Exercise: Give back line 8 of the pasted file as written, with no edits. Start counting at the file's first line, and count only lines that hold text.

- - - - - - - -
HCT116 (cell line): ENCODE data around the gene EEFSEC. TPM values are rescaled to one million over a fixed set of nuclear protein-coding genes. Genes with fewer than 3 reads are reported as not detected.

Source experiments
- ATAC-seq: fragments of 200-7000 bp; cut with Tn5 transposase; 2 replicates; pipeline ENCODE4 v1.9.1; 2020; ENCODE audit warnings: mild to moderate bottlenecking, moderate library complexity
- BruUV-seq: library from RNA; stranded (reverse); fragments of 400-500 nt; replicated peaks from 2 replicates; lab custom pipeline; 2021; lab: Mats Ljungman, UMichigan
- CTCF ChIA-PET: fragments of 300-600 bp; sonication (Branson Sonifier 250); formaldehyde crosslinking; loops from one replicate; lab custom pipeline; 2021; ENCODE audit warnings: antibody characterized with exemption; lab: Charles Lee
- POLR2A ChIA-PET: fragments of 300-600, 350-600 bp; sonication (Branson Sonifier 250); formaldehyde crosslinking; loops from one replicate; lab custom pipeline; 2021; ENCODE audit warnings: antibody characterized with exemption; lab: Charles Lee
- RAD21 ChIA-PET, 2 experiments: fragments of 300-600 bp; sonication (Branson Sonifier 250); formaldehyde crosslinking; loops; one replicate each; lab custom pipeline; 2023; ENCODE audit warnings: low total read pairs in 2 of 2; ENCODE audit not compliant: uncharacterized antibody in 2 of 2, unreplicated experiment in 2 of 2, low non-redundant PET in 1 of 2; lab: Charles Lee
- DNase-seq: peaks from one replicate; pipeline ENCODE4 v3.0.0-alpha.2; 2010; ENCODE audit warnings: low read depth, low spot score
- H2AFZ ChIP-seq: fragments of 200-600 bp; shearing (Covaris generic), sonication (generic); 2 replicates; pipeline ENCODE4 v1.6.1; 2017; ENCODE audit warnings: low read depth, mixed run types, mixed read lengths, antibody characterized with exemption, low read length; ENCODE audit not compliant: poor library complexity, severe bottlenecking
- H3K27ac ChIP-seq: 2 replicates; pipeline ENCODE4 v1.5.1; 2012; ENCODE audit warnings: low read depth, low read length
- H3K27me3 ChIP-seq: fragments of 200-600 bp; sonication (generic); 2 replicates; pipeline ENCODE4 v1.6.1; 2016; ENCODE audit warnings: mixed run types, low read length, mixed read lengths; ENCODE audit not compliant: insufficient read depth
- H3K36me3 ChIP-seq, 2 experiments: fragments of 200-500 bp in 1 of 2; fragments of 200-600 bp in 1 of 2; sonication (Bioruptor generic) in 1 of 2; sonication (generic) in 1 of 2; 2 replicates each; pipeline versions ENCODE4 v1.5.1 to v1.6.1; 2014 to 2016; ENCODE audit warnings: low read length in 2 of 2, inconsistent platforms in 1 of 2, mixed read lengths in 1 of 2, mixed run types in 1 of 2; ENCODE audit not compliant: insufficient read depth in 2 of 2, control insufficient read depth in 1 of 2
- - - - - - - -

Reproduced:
- DNase-seq: peaks from one replicate; pipeline ENCODE4 v3.0.0-alpha.2; 2010; ENCODE audit warnings: low read depth, low spot score